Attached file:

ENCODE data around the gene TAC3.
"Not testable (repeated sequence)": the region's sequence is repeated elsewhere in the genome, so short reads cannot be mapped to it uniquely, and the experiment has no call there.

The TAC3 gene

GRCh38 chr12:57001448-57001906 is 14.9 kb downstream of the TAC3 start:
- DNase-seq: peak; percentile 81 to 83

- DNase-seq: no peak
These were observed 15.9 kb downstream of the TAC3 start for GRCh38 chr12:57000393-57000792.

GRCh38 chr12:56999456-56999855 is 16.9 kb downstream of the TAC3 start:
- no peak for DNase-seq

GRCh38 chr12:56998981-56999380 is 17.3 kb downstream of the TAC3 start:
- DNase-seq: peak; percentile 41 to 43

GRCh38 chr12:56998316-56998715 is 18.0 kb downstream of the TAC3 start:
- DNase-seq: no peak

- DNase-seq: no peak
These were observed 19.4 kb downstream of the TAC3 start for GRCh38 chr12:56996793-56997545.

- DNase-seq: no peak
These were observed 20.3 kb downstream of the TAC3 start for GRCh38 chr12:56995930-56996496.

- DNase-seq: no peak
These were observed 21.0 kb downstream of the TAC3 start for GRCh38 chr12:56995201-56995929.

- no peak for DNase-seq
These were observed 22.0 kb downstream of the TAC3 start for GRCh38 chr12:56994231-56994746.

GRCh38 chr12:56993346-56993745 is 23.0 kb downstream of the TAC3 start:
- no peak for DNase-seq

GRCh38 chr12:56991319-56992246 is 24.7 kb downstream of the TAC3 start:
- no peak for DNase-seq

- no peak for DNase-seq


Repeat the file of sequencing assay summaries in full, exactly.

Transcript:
ENCODE data around the gene TAC3.
"Not testable (repeated sequence)": the region's sequence is repeated elsewhere in the genome, so short reads cannot be mapped to it uniquely, and the experiment has no call there.

The TAC3 gene

GRCh38 chr12:57001448-57001906 is 14.9 kb downstream of the TAC3 start:
- DNase-seq: peak; percentile 81 to 83

- DNase-seq: no peak
These were observed 15.9 kb downstream of the TAC3 start for GRCh38 chr12:57000393-57000792.

GRCh38 chr12:56999456-56999855 is 16.9 kb downstream of the TAC3 start:
- no peak for DNase-seq

GRCh38 chr12:56998981-56999380 is 17.3 kb downstream of the TAC3 start:
- DNase-seq: peak; percentile 41 to 43

GRCh38 chr12:56998316-56998715 is 18.0 kb downstream of the TAC3 start:
- DNase-seq: no peak

- DNase-seq: no peak
These were observed 19.4 kb downstream of the TAC3 start for GRCh38 chr12:56996793-56997545.

- DNase-seq: no peak
These were observed 20.3 kb downstream of the TAC3 start for GRCh38 chr12:56995930-56996496.

- DNase-seq: no peak
These were observed 21.0 kb downstream of the TAC3 start for GRCh38 chr12:56995201-56995929.

- no peak for DNase-seq
These were observed 22.0 kb downstream of the TAC3 start for GRCh38 chr12:56994231-56994746.

GRCh38 chr12:56993346-56993745 is 23.0 kb downstream of the TAC3 start:
- no peak for DNase-seq

GRCh38 chr12:56991319-56992246 is 24.7 kb downstream of the TAC3 start:
- no peak for DNase-seq

- no peak for DNase-seq